HIMSS12 - Aventura - location based personas for hospitals
Why pushing patient data is better than pulling


Greg Smith’s op-ed piece in the New York Times yesterday was a broadside hit to Goldman Sachs’ (GS) reputation, focusing on what Smith believes to be avaricious corporate ethos, one that puts Goldman Sachs’ interests ahead of their customers’.  This public resignation letter ignited a firestorm of negative public sentiment, lumping GS in with all those other Wall Street firms as clear examples of greed taken to an extreme.  The GS PR machine quickly and aggressively sprang into action, reaffirming GS’ commitment to their clients and citing survey results and third party rankings, to neutralize the maelstrom that Smith’s piece generated, but is that enough?

What was conspicuously absent from the one-sided thrashing that GS took in the media and online yesterday was a client standing up to defend Goldman Sachs.  Despite the rhetoric of Lloyd Blankfein and company, there wasn’t a single individual or organization that openly supported GS and their performance on behalf of clients.  It may be that these wealthy individuals or firms are too busy to intervene in what they view to be a petty squabble or perhaps too embarrassed to admit that in spite of their wealth, they’ve had their pockets picked by a very smooth operator.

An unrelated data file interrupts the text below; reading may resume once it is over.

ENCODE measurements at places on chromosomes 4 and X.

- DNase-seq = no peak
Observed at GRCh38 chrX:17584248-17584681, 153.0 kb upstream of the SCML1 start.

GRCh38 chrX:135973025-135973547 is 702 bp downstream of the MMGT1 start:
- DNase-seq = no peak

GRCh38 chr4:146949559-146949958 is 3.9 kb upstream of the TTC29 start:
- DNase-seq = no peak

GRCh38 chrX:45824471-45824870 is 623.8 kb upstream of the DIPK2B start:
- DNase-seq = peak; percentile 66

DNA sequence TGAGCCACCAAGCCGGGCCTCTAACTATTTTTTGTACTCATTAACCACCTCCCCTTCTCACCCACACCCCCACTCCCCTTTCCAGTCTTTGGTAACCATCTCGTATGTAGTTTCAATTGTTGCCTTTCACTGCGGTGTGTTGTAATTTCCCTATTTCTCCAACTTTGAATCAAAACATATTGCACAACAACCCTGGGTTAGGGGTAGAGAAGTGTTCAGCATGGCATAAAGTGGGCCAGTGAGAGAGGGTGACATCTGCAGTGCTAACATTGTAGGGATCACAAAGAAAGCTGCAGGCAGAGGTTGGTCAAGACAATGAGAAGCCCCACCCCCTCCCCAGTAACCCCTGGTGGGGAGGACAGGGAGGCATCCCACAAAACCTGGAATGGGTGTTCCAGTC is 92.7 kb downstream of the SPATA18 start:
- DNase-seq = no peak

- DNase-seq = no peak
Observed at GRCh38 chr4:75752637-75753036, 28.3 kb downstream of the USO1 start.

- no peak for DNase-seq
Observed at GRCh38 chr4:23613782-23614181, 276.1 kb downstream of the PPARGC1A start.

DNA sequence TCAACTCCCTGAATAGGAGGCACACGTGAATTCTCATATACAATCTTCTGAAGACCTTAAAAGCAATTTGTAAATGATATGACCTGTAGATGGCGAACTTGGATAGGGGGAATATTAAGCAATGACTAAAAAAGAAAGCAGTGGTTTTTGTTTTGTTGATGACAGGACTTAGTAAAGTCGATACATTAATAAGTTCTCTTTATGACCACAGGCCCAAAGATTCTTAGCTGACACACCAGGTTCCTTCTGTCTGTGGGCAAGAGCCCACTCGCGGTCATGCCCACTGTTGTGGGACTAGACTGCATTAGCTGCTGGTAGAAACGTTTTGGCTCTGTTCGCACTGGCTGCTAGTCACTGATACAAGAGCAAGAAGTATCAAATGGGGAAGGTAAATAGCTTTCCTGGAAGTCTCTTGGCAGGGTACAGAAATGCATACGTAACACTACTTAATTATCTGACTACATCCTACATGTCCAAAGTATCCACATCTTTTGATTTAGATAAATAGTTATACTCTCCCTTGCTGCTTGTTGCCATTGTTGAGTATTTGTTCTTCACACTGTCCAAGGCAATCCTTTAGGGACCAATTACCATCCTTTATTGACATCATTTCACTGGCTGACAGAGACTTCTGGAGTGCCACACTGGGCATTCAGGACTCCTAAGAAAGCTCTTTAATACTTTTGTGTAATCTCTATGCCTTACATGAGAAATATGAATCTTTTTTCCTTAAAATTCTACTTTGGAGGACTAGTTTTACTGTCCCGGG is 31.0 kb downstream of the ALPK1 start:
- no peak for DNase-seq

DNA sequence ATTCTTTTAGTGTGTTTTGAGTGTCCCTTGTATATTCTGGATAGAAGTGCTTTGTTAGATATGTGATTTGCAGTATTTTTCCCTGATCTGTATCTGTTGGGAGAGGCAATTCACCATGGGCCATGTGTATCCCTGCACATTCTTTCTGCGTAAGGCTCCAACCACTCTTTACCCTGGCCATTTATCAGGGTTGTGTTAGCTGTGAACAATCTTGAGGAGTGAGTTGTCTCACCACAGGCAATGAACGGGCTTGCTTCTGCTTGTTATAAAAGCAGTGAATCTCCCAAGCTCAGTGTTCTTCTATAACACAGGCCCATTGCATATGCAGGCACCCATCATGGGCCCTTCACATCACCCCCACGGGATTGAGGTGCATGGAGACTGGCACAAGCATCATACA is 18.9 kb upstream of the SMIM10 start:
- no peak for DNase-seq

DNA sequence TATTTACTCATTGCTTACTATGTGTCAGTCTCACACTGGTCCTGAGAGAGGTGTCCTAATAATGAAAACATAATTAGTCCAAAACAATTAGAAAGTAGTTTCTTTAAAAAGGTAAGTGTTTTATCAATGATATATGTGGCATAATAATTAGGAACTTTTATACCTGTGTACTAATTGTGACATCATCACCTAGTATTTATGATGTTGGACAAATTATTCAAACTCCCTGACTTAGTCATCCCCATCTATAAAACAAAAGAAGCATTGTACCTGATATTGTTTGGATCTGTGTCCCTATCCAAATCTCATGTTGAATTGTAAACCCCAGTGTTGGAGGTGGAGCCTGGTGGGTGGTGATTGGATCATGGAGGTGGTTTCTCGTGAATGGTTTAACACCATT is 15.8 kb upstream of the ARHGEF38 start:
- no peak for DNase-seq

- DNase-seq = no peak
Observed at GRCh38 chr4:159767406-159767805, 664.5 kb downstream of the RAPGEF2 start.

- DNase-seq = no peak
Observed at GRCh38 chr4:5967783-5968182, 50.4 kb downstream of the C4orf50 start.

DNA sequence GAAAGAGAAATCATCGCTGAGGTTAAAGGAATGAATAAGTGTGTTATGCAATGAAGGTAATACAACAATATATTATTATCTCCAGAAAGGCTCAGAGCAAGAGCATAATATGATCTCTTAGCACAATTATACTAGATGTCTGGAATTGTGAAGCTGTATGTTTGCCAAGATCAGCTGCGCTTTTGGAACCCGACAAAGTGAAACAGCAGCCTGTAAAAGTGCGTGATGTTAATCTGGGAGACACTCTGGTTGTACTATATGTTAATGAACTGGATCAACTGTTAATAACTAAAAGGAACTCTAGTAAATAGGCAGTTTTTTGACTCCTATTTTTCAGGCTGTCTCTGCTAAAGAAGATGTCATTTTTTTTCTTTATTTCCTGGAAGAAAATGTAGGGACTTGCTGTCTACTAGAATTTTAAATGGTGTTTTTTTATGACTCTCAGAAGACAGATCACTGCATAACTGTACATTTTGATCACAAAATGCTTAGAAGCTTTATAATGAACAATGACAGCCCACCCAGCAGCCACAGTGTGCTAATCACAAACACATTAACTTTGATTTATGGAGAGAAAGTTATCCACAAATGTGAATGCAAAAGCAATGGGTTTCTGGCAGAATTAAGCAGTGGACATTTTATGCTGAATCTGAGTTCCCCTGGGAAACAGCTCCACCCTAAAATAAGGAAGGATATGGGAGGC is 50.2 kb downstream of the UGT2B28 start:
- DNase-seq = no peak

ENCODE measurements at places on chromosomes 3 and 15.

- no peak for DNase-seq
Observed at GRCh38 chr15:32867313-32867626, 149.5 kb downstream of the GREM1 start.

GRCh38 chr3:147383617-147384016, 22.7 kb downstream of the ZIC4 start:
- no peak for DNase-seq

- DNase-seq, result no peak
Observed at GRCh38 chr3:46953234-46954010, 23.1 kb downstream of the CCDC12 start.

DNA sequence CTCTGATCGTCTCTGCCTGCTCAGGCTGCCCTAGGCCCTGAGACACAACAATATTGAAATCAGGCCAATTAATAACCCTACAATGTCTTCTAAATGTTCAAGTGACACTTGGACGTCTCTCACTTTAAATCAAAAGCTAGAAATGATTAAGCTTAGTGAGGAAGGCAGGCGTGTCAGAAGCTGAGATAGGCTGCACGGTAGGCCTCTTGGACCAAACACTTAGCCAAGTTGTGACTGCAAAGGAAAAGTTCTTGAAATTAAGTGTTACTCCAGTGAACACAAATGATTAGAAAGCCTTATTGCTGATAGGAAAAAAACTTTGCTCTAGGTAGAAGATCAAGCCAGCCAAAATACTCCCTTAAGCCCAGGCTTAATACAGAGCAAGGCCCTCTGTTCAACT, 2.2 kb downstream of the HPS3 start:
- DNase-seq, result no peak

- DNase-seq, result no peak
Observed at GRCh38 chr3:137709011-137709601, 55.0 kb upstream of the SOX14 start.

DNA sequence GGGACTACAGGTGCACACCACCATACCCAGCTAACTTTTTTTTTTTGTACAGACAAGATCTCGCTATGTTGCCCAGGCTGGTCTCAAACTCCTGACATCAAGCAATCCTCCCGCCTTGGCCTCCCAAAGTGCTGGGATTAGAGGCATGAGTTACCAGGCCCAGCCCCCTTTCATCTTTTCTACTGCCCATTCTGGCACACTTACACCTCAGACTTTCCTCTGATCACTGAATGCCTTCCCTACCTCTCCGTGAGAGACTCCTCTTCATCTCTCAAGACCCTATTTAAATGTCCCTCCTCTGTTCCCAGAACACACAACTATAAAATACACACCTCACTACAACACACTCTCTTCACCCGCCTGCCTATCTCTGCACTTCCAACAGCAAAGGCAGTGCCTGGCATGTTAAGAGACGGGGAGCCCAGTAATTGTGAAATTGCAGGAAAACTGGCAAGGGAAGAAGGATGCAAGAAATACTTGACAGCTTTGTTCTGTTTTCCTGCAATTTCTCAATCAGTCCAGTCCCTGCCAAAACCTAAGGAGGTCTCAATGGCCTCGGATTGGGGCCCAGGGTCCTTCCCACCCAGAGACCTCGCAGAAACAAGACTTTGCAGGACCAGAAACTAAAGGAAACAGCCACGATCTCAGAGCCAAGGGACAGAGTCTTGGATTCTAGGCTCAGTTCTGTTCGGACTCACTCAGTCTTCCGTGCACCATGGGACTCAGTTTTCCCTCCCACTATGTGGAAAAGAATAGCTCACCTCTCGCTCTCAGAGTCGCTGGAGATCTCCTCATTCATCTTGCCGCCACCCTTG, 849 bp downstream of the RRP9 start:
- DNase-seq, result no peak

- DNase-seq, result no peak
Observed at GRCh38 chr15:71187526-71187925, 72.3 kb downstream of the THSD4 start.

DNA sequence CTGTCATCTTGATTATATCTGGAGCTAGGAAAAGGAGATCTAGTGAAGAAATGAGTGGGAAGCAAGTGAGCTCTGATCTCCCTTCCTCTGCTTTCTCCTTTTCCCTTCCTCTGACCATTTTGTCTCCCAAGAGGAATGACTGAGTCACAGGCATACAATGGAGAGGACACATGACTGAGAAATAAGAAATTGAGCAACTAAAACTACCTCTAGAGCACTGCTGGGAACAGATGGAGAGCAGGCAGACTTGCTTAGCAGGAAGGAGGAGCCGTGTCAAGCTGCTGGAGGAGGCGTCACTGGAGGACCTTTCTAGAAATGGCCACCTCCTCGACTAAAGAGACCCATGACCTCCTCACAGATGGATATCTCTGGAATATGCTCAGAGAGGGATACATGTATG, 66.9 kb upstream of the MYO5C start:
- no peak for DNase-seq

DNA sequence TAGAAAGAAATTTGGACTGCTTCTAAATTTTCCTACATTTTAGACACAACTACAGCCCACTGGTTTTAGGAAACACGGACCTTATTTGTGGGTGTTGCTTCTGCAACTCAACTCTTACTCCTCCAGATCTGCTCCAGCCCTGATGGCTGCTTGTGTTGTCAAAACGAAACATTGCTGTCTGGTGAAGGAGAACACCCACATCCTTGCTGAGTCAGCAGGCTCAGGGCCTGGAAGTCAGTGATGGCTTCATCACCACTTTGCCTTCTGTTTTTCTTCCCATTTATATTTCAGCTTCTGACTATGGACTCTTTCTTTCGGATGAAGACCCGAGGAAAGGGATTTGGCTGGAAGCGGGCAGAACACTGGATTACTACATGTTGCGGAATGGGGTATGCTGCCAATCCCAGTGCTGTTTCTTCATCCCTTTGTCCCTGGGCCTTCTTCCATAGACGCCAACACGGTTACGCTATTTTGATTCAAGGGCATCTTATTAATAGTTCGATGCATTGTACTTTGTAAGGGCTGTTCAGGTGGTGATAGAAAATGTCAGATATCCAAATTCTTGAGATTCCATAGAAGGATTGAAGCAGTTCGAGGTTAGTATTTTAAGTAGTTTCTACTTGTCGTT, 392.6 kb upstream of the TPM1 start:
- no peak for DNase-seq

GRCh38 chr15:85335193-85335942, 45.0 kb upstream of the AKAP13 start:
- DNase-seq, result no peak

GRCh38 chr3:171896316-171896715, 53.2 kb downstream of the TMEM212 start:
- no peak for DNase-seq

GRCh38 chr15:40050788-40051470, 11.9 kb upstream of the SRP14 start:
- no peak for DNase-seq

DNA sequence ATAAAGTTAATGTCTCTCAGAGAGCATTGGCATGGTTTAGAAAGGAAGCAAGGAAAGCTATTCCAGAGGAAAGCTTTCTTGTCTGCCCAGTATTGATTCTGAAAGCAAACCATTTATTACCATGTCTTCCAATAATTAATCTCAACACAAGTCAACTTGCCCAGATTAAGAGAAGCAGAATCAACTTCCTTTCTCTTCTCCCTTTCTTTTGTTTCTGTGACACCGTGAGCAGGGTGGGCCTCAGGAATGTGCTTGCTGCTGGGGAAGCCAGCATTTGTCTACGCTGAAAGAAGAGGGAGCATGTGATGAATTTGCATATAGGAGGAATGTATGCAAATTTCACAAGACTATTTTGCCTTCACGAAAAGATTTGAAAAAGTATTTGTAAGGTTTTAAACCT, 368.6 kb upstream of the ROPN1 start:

With the avalanche of negative public sentiment heaped on GS, one would think there is a serious issue to deal with and possibly something that could knock Goldman’s off their perch.  That is, until you realize that we tend to have very short memories, and when another story about corporate greed or other egregious behaviours surfaces, the GS debacle will quickly slip into a distant memory and be forgotten, as will Greg Smith.

Ryck Marciniak (guest blogger)



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